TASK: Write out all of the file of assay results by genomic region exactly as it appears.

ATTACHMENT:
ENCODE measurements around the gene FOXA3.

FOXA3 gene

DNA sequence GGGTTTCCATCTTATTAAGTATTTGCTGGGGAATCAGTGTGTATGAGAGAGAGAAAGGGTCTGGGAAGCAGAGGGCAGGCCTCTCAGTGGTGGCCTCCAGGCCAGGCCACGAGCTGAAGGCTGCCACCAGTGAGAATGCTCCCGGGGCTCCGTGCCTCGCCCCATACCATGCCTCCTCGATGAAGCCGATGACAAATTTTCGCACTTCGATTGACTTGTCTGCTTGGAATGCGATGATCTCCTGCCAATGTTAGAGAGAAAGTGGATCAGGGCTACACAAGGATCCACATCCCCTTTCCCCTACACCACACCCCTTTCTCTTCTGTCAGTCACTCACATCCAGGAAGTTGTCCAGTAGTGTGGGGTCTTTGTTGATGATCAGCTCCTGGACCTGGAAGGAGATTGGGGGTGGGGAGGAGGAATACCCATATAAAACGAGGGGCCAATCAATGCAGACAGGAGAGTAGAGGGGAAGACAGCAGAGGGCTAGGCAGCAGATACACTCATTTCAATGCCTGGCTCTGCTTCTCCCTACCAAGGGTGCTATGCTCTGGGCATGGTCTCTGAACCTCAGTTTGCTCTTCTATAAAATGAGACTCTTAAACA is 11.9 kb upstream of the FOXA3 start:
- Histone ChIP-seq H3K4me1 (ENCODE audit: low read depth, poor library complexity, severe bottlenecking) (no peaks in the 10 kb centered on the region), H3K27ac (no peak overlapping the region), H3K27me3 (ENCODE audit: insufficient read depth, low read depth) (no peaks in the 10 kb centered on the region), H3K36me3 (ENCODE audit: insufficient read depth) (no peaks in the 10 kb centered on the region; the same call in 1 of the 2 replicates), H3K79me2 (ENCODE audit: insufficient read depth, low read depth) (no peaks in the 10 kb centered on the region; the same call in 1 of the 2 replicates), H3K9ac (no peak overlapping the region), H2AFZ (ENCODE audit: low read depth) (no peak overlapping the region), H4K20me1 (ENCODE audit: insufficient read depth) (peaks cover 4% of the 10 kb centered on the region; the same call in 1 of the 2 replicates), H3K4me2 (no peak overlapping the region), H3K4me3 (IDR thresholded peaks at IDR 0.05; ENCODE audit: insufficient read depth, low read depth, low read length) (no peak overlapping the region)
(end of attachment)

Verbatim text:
ENCODE measurements around the gene FOXA3.

FOXA3 gene

DNA sequence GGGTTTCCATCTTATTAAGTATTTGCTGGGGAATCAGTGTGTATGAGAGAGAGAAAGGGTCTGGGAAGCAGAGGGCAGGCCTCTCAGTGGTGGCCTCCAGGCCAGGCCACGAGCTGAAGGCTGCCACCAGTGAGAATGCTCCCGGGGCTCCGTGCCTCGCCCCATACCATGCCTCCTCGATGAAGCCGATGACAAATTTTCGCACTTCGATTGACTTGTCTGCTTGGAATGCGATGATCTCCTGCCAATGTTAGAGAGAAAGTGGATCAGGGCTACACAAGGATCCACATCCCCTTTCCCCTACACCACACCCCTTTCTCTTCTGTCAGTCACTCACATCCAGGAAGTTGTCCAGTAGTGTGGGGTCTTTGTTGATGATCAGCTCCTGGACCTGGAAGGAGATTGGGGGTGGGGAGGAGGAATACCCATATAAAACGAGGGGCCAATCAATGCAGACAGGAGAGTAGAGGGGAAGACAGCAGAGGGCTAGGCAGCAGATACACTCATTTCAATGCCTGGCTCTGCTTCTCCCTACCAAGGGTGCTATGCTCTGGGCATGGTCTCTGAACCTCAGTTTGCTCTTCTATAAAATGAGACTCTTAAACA is 11.9 kb upstream of the FOXA3 start:
- Histone ChIP-seq H3K4me1 (ENCODE audit: low read depth, poor library complexity, severe bottlenecking) (no peaks in the 10 kb centered on the region), H3K27ac (no peak overlapping the region), H3K27me3 (ENCODE audit: insufficient read depth, low read depth) (no peaks in the 10 kb centered on the region), H3K36me3 (ENCODE audit: insufficient read depth) (no peaks in the 10 kb centered on the region; the same call in 1 of the 2 replicates), H3K79me2 (ENCODE audit: insufficient read depth, low read depth) (no peaks in the 10 kb centered on the region; the same call in 1 of the 2 replicates), H3K9ac (no peak overlapping the region), H2AFZ (ENCODE audit: low read depth) (no peak overlapping the region), H4K20me1 (ENCODE audit: insufficient read depth) (peaks cover 4% of the 10 kb centered on the region; the same call in 1 of the 2 replicates), H3K4me2 (no peak overlapping the region), H3K4me3 (IDR thresholded peaks at IDR 0.05; ENCODE audit: insufficient read depth, low read depth, low read length) (no peak overlapping the region)